Gas chromatograghy-mass spectrophotometric assay of the extracts were carried out using Perkin-Elmer Gas chromatogragh, Clarus 500 system and GC interfaced to a Mass spectrometer fitted with a Elite-I, fused silica capillary column (30 mm × 0.25 mm 1D × 1 μMdf, composed of 100 percent dimethyl polysiloxane). For gas chromatograph-mass spectrometer detection, an electron ionization system of 70 eV ionizing energy were utilized. Helium gas of 99.999% purity was used as the carrier gas at constant stream rate of 1 mL per minute and a dose volume of 2 micro-liter employed with splitting ratio of 10:1, Injector temperature of 250°C and ion-source temperature of 280°C were maintained. The oven temperature was set at 110°C, isothermally for two minutes, with an increase of 10°C per minute, to 200°C, then 5°C per minute to 280°C, culminating to a 9 minutes isothermal at 280°C. Mass spectra were carried out at 70 electron volt, at probe interval of 0.5 seconds and fragments from 40 to 450 Dalton atomic unit. Total gas chromatographic running time was determined and the comparative percentage amount of each components assessed by comparing its average peak area to the total areas. Analysis of the mass spectrum GC-MS data was carried out using the database of the National Institute Standard and Technology (NIST) having more than 62,000 patterns. The spectrum of the unidentified component related with the spectrum of the identified components stored in the NIST library. The Names, Molecular weight and structures of the components of the test materials were established.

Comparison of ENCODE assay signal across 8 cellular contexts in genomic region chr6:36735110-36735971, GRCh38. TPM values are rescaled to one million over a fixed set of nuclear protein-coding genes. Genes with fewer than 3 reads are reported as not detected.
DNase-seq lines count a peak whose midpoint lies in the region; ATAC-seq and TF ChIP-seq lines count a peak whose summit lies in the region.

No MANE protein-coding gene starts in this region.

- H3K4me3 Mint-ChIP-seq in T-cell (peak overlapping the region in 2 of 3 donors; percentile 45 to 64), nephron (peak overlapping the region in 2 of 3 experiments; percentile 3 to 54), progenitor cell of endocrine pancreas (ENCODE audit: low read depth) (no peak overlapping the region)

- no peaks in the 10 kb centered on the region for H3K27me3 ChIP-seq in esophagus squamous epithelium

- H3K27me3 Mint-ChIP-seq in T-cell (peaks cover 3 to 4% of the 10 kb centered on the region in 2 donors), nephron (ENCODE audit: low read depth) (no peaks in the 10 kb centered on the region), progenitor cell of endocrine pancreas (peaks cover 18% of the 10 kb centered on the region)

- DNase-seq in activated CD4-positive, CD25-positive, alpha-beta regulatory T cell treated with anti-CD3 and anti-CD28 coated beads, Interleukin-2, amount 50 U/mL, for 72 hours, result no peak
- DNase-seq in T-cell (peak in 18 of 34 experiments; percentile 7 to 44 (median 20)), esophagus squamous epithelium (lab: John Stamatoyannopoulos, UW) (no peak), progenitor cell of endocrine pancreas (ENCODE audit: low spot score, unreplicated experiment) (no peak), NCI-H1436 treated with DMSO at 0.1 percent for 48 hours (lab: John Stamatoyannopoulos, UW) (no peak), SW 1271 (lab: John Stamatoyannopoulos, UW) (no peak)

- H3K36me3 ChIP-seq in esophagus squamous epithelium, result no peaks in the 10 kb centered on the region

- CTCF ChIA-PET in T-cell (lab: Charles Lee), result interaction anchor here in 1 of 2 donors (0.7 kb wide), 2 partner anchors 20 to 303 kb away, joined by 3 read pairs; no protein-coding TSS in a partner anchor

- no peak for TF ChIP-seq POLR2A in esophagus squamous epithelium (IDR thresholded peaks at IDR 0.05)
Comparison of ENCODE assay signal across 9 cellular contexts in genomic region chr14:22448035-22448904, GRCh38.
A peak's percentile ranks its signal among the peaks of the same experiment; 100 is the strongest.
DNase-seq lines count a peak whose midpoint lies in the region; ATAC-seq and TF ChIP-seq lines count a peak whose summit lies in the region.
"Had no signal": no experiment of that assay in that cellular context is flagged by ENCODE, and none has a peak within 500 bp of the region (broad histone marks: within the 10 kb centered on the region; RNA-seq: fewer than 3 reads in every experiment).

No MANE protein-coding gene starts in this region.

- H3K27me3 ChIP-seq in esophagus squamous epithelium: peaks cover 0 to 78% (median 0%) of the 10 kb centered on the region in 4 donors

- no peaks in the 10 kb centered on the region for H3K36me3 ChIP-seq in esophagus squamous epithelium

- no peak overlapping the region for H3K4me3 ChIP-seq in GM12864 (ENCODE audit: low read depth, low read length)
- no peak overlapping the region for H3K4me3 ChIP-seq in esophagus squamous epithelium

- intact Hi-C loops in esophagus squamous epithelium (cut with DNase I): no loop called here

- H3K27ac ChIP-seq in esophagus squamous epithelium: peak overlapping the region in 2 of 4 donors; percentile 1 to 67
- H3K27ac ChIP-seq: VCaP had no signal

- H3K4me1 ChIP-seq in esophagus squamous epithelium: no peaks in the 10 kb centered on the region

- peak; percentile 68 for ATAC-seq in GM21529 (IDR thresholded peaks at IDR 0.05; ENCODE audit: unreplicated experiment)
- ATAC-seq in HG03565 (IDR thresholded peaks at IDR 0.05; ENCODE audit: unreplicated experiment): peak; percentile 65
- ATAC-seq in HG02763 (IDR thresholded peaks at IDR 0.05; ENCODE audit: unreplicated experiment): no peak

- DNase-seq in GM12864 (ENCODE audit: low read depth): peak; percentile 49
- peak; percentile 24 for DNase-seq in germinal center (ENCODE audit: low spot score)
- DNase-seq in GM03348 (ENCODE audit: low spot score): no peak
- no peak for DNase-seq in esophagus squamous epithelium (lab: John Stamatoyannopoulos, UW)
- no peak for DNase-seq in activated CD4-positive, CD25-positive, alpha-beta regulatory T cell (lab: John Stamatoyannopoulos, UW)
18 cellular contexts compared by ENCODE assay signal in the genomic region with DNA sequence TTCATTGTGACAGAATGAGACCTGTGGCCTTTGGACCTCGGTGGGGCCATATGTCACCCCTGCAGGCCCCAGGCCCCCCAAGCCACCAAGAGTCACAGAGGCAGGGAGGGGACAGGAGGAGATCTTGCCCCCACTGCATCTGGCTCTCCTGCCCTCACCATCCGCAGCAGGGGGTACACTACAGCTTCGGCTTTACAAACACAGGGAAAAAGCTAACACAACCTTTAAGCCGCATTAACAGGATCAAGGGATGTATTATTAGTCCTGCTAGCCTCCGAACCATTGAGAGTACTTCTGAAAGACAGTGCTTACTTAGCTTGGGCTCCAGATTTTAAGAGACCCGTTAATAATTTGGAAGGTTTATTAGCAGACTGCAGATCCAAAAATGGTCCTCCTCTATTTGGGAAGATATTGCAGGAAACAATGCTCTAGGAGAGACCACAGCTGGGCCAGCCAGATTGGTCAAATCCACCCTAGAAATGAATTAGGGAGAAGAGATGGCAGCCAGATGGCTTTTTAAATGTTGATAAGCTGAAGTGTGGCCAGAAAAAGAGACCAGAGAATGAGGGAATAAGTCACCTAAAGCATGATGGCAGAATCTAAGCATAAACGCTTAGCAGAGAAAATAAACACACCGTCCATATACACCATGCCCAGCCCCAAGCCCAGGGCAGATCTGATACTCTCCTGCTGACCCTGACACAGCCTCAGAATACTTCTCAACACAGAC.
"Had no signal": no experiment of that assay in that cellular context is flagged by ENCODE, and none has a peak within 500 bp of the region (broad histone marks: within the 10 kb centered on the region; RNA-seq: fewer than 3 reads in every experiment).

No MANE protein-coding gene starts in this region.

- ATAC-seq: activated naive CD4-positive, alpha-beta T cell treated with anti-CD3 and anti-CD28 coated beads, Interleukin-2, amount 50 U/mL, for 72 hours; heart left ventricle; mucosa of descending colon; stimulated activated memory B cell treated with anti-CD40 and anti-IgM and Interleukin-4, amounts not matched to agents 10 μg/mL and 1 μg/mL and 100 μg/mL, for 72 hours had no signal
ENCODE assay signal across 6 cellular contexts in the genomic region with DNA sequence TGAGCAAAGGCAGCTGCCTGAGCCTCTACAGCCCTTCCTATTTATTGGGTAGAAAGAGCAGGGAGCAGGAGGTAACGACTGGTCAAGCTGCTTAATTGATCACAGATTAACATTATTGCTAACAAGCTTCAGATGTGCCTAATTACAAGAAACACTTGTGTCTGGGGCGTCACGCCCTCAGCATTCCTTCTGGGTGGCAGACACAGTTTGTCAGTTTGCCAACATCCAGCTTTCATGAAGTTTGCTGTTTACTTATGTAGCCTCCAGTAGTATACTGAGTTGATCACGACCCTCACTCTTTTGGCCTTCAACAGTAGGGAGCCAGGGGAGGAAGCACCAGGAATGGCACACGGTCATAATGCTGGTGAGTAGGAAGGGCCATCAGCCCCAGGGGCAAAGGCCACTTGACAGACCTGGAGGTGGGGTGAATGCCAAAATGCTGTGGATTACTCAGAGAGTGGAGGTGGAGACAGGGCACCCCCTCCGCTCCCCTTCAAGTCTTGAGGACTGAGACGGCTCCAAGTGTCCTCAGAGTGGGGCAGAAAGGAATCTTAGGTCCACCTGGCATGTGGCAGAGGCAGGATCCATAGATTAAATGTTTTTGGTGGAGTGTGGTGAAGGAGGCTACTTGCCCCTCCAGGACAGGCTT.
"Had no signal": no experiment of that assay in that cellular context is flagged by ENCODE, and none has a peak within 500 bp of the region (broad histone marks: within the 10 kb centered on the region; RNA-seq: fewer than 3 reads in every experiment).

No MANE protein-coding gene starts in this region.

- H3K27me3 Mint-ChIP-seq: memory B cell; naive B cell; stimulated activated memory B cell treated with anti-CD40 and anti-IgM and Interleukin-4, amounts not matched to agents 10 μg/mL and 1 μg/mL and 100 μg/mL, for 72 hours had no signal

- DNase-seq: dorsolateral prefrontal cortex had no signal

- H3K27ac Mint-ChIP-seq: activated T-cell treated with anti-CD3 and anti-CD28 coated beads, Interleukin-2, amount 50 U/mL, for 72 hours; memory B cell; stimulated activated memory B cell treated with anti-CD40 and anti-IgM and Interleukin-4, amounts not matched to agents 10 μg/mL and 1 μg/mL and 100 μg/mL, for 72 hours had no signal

Infrared (IR) analysis